Commonwealth settles $132.7m class action over foam contamination

Land owners whose properties were contaminated by firefighting foam used on RAAF bases have reached a $132.7 million settlement, while others face further talks.

Land owners whose properties were contaminated by firefighting foam used on RAAF bases have reached a $132.7 million settlement, while others face further talks. Photo: Getty

Thousands of land owners across Australia whose properties were contaminated by firefighting foam used on air force bases have secured a multimillion-dollar payout.

The Commonwealth will pay out $132.7 million to about 30,000 claimants in a settlement announced in the Federal Court on Monday

While the settlement still requires final approval from a judge, Justice Michael Lee said on Monday he was glad the “difficult task” of getting the parties to agree was over.

“I congratulate those involved. I know it’s not been a straightforward exercise,” he said.

Those involved reached an in-principle, binding agreement at the weekend for the compensation, which covers land owners near seven sites, the court heard.

Members of the class action will be issued further details about the settlement as it approaches approval.

The suit alleged that the Commonwealth failed to adequately prevent toxic chemicals in the foam from escaping and contaminating soil and groundwater.

The Commonwealth has not admitted liability in the terms of the settlement.

News of the agreement was emailed to the court at about 12.10am on Monday.

The so-called “forever chemicals”, which accumulate in the body and do not naturally degrade, are linked to cancers, birth defects and diseases.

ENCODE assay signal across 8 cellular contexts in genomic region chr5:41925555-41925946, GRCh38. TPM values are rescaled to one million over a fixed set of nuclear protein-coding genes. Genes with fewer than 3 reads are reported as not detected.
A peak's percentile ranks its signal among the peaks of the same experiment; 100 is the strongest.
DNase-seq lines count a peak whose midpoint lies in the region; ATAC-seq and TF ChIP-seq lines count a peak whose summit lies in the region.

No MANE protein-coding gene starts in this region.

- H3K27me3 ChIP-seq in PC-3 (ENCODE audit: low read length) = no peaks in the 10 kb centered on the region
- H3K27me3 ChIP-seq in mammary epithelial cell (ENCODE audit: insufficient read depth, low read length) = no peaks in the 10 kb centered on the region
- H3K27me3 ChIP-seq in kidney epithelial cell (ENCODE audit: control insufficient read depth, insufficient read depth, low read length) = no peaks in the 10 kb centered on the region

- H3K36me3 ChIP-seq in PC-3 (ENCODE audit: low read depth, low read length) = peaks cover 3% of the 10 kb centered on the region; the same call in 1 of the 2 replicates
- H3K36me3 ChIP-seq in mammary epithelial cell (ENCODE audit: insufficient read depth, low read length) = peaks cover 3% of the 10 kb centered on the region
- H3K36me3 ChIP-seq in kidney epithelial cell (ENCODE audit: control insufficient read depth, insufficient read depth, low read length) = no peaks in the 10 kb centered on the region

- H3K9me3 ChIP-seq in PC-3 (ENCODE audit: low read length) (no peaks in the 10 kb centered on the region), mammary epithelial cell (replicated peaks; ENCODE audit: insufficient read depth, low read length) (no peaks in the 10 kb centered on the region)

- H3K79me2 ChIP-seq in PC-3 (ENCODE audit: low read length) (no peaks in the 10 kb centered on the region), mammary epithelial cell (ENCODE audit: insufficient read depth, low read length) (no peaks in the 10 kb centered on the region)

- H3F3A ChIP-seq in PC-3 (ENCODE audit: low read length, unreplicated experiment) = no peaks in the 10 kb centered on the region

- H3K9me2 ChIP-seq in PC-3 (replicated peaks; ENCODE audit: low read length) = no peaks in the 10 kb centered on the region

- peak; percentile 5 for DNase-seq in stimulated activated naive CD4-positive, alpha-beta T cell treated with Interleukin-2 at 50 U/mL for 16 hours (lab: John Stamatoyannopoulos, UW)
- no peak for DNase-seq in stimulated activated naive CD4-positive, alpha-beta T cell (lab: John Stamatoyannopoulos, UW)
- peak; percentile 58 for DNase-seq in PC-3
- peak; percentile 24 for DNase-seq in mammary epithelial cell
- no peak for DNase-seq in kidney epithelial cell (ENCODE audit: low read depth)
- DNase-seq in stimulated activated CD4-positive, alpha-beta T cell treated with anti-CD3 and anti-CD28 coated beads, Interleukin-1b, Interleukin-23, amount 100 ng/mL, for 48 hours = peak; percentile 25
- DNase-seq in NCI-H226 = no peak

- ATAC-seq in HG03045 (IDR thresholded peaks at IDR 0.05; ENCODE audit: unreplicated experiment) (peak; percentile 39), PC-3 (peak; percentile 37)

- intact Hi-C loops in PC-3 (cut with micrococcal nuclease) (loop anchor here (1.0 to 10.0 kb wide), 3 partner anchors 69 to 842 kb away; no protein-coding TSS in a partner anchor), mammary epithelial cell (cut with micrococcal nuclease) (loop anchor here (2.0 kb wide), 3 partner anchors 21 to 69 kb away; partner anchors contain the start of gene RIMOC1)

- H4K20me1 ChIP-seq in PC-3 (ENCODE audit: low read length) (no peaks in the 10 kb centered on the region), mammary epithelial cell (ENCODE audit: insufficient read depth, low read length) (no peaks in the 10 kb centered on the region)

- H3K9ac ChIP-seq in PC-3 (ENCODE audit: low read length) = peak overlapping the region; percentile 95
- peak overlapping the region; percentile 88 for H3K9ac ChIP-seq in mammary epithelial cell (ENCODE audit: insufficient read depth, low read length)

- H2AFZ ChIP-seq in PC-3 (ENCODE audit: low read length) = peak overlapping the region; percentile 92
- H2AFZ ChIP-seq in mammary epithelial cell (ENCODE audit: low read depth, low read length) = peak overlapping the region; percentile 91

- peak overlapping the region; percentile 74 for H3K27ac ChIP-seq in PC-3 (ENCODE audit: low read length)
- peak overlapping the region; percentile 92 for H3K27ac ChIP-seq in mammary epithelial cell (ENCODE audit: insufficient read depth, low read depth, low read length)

Monday’s agreement covers sites near Royal Australian Air Force bases at Richmond and Wagga Wagga in NSW, Bullsbrook in Western Australia, Darwin in the Northern Territory, Edinburgh in South Australia, Townsville in Queensland and Wodonga in Victoria.

The Department of Defence previously agreed to pay land holders in Katherine (Northern Territory), Oakey (Queensland) and Williamtown (NSW) in a 2020 settlement worth $212.5 million.

$130m settlement in class action against Commonwealth

Shine Lawyers joint head of class actions Craig Allsopp said in a statement the agreement would save the cost of a risky trial.

“The settlement money, if approved, will go some way to compensate the seven communities in this class action for their losses. However, many are still stuck on contaminated land,” he said.

Mr Allsopp said payments would be determined on a case-by-case basis.

“With the group members I have spoken with the payment of compensation is recognition of their suffering,” he said.

“We’ve obtained compensation for property value here, but obviously it’s about their whole lives and their homes, so it’s going to make a big difference to a lot of people.”

Prime Minister Anthony Albanese said people in a range of communities, particularly those surrounding airports, had suffered from the chemicals’ use.

“This is another example of where we have to get occupational health and safety right, and getting it right in the first place would avoid these sorts of actions,” he said.

“PFAS has been an issue for those around airports … people have across a range of communities suffered from the use of this.”

But he said the biggest concern wasn’t financial, “it’s the health of people affected by it”.

Another case involving Wreck Bay Aboriginal Community Council has been adjourned for further mediation.

Justice Michael Lee said the parties had had plenty of time to settle that case, and a trial would go ahead on May 29 if they could not.

“If the case doesn’t settle, it’s got to start,” he said on Monday.

-with AAP

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